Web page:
It follows along the lines of this principle clearly. So she gleaned in the field until evening. She went to work. She didn't just say, well, just load up my bucket here or my bushel basket.

Just put it right in here. She goes out and she gathers it. God through Boaz will provide for her, but she has to go and in effect work for it. She gleaned in the field until evening. Notice what happens next. Then she beat out what she had gleaned. And it was about an ephah of barley. She took it up and went into the city.

Now get this. She didn't ask Boaz for a ride. He probably would have given it to her. She didn't ask the servants to beat out the barley. She didn't ask somebody to carry back to the city what amounts to at least 25 pounds. Wait, she doesn't do that. She works. Warren Wiersbe commented on this scene by repeating the Latin proverb that says, Providence assists, not the idol.

Another author put it a little lower down on the shelf. Even God won't steer a parked car. This is the principle of collaboration.

Ruth went out to work and Boaz is working everything out. In many ways that illustrates the work of the church, doesn't it? The bride of Christ. We toil to advance the gospel. We work to make disciples. Jesus Christ said, the harvest is plenteous, but the labors are what?

Few. Matthew 9, 37. J. Vernon McGee kind of quipped in his little commentary on this paragraph. He said, so many Christians sing at the top of their lungs, we shall come rejoicing, bringing in the sheaves, and then go out and do nothing. That old gospel song has the Lord saying, my house is full, but my field is empty.

Who will go and work for me today? Ruth is in need of help from God, but Ruth is willing to work as God allows. So now after a very long day, she finally, she arrives home exhausted, but satisfied. Maybe lately you would be able to identify with her. Maybe it's working in some ministry. Maybe it's juggling the time demands of two jobs and a family. Maybe it's challenges on the campus or in the corporate scene where you're striving for excellence to glorify Christ. Maybe you're undergoing wearying, strenuous tests to your faith. Maybe you're raising a brood of children to love Christ and you pillow your head at night. You are exhausted, but satisfied. Or maybe you're just exhausted and not so satisfied because there's so much to do.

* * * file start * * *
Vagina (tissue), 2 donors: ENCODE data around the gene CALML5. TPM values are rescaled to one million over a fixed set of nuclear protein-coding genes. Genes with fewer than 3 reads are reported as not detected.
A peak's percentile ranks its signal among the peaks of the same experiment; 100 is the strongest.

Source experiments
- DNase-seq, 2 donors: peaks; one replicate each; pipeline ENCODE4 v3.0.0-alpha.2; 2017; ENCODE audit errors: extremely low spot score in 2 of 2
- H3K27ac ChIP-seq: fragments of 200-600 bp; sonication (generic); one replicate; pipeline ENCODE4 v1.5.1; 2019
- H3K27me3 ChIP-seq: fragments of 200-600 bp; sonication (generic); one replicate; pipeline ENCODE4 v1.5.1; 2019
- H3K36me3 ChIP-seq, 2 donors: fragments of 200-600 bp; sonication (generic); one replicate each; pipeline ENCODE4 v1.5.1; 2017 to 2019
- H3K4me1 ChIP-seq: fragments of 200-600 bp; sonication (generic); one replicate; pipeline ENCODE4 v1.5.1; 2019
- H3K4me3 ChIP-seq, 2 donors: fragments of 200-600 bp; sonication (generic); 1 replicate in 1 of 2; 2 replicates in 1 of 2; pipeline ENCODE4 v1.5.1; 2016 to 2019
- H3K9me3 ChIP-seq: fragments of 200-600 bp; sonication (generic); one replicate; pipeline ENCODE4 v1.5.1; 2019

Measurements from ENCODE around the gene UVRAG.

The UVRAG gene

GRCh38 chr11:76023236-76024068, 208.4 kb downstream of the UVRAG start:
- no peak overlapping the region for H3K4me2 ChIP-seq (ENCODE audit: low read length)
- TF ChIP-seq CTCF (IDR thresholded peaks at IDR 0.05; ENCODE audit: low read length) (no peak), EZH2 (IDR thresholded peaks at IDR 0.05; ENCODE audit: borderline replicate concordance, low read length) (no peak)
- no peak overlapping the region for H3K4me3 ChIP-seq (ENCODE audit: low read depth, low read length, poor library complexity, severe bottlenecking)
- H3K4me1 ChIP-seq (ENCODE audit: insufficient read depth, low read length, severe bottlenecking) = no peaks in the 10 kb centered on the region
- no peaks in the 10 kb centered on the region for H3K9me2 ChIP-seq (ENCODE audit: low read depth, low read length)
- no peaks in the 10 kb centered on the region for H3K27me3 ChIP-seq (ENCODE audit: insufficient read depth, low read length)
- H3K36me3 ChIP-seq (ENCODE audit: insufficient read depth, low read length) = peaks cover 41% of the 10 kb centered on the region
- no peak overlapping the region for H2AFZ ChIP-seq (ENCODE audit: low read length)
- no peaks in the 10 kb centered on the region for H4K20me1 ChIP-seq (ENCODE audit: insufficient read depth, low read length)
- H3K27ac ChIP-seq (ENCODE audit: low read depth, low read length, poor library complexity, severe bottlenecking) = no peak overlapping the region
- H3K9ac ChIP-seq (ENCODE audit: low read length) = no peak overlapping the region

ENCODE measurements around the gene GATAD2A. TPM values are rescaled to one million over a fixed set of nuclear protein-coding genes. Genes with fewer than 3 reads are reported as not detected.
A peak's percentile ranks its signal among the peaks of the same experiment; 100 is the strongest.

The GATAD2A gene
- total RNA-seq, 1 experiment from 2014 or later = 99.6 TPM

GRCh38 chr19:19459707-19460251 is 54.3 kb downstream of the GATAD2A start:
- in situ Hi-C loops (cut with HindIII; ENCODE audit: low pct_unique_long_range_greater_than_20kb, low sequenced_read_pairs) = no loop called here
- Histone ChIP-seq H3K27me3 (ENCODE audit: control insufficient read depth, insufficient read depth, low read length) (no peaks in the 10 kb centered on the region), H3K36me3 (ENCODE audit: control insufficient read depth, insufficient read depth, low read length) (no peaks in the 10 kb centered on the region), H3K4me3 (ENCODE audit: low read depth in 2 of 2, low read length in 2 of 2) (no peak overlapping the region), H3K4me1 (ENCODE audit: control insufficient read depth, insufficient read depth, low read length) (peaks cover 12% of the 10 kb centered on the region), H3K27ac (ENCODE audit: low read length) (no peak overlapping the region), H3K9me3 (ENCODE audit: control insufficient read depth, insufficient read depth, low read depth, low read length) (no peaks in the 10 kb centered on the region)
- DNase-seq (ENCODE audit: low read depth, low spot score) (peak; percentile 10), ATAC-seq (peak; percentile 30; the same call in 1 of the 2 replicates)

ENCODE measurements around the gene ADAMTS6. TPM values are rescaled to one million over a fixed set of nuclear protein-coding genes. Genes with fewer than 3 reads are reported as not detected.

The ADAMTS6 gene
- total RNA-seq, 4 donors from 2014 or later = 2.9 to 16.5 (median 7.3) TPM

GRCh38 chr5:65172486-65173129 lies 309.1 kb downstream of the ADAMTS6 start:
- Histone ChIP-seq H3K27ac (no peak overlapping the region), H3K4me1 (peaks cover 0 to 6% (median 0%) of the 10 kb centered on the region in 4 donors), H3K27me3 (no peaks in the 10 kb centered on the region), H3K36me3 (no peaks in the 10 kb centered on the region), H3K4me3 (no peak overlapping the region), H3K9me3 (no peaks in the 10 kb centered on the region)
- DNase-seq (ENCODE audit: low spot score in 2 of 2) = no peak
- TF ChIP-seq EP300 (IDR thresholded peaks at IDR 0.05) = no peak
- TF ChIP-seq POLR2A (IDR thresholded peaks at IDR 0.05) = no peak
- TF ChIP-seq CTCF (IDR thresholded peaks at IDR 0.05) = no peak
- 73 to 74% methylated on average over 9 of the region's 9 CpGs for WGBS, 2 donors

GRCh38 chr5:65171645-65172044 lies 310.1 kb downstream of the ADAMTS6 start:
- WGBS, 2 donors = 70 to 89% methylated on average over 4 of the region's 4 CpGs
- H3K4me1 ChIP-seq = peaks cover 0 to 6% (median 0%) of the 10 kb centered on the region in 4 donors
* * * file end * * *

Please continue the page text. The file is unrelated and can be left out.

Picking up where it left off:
Grace often goes about its business in need of a nap. Have you ever noticed that so often Christians you can count on to carry out some responsibility are the people who already seem to have so much of it? As Paul cheers us on in Romans 12-11, don't lag behind in diligence. Be fervent in spirit. In other words, get with it.

Get on with it. Serving, he says, the Lord. Friends, if the rapture should happen any day now, may the Lord find us in need of some rest. Grace takes the initiative and makes the first move. Secondly, grace surprises us with provision and protection. Third, grace plays the role of servant to the unworthy. Fourth, grace often works behind the scenes to provide for the beloved. Fifth, grace does not eliminate a response of diligence and discipline. One more principle gleaned from the fields. Number six, grace at work in one person's life has a way of giving grace to another. Look at verse 17.

Let's just read through this quickly. So she gleaned in the field until evening. Then she beat out what she'd gleaned and it was about an ephah of barley. She took it up, went into the city, and her mother-in-law saw what she'd gleaned. Ruth also took it out and gave Naomi what she had left after and she was satisfied. This is an implication that she's taking out that meal, that roasted grain, so that Naomi now doesn't have to cook to eat her supper.